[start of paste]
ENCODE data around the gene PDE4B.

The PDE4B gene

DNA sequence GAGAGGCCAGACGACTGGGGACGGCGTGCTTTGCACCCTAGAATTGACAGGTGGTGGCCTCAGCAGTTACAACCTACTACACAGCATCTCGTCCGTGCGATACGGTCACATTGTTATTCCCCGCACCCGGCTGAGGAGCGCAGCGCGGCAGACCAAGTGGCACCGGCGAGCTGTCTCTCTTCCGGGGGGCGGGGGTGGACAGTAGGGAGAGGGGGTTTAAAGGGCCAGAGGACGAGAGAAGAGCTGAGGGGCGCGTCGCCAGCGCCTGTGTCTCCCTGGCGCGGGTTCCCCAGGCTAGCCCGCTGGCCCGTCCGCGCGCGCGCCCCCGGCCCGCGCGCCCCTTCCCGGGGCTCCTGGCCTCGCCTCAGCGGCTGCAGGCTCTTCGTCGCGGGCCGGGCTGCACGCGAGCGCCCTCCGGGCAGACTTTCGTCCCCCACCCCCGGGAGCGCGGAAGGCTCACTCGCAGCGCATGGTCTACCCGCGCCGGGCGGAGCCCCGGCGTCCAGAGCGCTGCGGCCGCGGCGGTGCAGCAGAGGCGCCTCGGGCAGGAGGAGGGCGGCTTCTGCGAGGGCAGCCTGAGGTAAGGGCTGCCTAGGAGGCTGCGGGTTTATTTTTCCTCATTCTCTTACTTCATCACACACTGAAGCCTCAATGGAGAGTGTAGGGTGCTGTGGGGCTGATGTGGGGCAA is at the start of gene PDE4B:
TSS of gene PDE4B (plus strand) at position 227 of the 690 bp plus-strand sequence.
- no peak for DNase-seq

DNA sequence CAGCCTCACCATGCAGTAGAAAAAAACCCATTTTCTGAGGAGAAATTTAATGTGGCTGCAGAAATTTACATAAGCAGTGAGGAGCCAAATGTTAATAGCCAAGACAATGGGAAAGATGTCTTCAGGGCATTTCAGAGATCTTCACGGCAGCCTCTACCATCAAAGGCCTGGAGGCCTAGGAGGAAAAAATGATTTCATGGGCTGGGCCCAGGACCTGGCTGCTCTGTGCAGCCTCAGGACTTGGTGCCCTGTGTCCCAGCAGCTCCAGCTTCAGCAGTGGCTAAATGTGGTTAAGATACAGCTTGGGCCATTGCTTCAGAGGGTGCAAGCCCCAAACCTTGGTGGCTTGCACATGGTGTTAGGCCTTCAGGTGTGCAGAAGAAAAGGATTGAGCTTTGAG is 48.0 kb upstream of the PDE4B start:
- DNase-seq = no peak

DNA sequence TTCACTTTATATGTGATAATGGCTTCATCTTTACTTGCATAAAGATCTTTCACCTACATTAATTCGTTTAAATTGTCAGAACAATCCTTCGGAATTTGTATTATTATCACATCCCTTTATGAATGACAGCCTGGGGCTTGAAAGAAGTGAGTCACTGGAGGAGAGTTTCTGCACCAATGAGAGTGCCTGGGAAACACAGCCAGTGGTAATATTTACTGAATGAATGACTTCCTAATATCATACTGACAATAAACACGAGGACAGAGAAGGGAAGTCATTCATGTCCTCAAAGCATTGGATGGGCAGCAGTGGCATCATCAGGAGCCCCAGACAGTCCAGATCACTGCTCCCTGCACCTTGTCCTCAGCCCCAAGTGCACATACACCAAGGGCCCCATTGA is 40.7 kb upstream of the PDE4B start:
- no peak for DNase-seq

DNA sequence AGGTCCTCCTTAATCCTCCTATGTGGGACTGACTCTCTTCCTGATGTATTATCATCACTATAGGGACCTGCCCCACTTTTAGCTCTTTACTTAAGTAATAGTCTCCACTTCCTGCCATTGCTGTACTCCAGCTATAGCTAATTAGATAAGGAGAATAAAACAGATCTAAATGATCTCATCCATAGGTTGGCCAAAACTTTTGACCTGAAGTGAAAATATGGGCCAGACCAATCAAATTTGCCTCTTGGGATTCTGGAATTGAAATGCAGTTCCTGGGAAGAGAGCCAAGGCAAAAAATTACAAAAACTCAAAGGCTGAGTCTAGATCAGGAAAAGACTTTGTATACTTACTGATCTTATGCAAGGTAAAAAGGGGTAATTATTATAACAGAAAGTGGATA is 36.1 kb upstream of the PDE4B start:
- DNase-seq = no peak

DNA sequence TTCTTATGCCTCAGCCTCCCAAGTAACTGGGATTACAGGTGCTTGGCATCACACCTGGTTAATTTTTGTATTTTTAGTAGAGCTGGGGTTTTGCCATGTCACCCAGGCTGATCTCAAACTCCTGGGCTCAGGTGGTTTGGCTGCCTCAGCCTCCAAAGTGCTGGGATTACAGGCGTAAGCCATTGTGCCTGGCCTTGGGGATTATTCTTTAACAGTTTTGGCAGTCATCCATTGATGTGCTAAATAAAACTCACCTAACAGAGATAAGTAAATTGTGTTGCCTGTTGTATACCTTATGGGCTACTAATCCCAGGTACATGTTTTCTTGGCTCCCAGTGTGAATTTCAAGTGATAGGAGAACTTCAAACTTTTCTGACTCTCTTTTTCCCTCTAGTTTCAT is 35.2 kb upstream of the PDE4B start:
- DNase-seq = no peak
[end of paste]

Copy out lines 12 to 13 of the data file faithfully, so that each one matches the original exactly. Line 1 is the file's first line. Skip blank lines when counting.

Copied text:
DNA sequence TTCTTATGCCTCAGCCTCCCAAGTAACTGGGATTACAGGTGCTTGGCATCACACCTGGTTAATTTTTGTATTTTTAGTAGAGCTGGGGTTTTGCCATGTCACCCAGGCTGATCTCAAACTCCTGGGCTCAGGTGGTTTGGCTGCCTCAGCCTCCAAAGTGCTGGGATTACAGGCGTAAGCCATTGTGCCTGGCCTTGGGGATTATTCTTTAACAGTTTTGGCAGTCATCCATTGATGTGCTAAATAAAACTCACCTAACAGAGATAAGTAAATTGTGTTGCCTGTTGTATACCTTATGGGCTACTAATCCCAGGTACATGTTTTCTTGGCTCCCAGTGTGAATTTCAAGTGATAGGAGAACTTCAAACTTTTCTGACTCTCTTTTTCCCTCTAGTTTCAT is 35.2 kb upstream of the PDE4B start:
- DNase-seq = no peak